According to the document, Iran worked on developing a chamber inside a ballistic missile capable of housing a warhead payload "that is quite likely to be nuclear." Iran engaged in "probable testing" of explosives commonly used to detonate a nuclear warhead - a "full-scale hemispherical explosively driven shock system." Iran worked on developing a system "for initiating a hemispherical high explosive charge" of the kind used to help spark a nuclear blast. "The agency...assesses that Iran has sufficient information to be able to design and produce a workable implosion nuclear device (an atomic bomb)." (AP/ABC News)
Having scuttled plans to build a massive ground-based missile defense system based in the Czech Republic and Poland intended to counter the threat posed by Iranian ballistic missiles, the Obama administration instead favors shorter-range ground- and sea-based missiles positioned closer to Iran. "This new approach will provide capability sooner, build on proven systems and offer greater defenses against the threat of missile attack than the 2007 European missile defense program," Obama said Thursday.
Gen. James Cartwright, vice chairman of the Joint Chiefs of Staff, said the new approach will be global in nature, integrating allied systems such as the Israeli Arrow, jointly developed by Israeli Aerospace Industries Ltd. and Boeing Corporation. "It does not have to be just American weapons and just American sensors," Cartwright said. The first phase of the new plan has already begun, with the deployment to the eastern Mediterranean of Aegis ships equipped with the SM-3 Block 1 Mod A missile system complementing the Patriot systems already deployed. (Air Force Times)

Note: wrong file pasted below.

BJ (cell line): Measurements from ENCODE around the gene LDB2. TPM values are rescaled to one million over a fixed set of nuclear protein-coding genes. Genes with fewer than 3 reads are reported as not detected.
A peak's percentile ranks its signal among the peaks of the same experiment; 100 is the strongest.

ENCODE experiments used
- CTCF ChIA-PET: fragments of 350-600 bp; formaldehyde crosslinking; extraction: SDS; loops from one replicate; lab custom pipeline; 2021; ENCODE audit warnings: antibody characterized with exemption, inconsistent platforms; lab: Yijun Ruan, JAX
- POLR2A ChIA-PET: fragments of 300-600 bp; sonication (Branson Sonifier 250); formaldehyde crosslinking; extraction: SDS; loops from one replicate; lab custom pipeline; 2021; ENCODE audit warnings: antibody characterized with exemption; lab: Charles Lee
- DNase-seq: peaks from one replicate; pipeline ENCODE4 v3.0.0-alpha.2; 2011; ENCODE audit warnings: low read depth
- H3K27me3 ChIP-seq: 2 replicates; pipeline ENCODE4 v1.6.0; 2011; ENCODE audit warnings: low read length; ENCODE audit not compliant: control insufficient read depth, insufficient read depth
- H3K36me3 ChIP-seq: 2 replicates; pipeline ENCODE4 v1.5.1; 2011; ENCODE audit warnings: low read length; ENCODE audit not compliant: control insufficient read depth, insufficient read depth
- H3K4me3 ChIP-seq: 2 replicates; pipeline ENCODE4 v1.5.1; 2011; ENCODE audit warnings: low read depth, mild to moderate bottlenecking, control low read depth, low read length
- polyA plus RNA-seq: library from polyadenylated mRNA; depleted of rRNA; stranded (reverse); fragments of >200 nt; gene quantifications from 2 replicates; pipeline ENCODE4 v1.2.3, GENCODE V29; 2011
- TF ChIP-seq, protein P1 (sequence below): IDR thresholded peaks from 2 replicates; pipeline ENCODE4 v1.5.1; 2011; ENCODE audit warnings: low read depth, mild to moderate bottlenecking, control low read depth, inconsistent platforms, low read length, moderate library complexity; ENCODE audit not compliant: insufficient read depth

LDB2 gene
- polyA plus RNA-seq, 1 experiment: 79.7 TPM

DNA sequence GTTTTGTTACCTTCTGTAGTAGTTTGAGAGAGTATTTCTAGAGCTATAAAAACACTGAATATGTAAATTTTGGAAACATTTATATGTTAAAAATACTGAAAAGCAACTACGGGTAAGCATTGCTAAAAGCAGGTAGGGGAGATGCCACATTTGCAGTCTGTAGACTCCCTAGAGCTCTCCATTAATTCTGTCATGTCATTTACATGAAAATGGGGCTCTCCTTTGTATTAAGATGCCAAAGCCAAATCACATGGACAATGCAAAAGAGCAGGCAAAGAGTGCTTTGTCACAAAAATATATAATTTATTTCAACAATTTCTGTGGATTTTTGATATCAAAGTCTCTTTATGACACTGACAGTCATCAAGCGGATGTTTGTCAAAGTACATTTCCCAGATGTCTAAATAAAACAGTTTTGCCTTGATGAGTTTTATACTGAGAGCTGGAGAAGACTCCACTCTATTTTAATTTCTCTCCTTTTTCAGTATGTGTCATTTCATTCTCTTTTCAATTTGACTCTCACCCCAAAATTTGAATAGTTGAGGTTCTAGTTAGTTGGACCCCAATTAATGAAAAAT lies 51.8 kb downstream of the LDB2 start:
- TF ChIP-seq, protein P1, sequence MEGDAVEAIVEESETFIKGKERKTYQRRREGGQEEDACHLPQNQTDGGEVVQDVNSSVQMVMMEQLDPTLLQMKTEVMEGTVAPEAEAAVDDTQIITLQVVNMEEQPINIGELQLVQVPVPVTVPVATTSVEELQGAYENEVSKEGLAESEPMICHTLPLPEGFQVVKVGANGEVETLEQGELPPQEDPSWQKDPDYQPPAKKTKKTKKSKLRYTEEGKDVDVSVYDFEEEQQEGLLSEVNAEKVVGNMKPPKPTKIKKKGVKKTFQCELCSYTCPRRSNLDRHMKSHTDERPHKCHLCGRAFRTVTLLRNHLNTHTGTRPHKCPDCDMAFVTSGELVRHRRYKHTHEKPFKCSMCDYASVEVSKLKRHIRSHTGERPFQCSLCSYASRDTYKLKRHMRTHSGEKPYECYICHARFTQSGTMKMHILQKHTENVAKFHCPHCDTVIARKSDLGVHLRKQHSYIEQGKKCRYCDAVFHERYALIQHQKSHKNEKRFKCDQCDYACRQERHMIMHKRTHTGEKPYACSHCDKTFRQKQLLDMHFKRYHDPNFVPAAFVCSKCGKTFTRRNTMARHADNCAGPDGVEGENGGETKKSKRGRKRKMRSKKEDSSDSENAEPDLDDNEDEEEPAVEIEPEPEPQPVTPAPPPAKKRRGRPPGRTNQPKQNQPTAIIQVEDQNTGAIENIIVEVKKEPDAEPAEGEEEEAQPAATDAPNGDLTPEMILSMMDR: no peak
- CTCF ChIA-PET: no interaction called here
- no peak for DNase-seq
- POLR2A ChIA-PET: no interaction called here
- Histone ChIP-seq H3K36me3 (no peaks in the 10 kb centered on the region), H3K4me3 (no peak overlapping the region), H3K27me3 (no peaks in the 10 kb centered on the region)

News Resources - Israel and the Mideast:
The chairman of Israel's Atomic Energy Commission, Shaul Chorev, told the International Atomic Energy Agency in Vienna on Tuesday that a nuclear-free Middle East requires a change in regional attitudes toward Israel. Chorev also reiterated that Israel has repeatedly asserted it would not be the first to introduce nuclear weapons into the region.
Chorev stressed that in order for the Middle East to function as a nuclear-free zone, "progress toward realizing this vision cannot be made without a fundamental change in regional circumstances, including a significant transformation in the attitude of states in the region toward Israel." He also emphasized that many states that are party to the international non-proliferation treaty have violated their commitments. "Grave and overt violations by Iran and Syria had been detected and then formally reported by the IAEA." During Chorev's address, representatives every Arab state except Jordan and Egypt walked out. (Ha'aretz)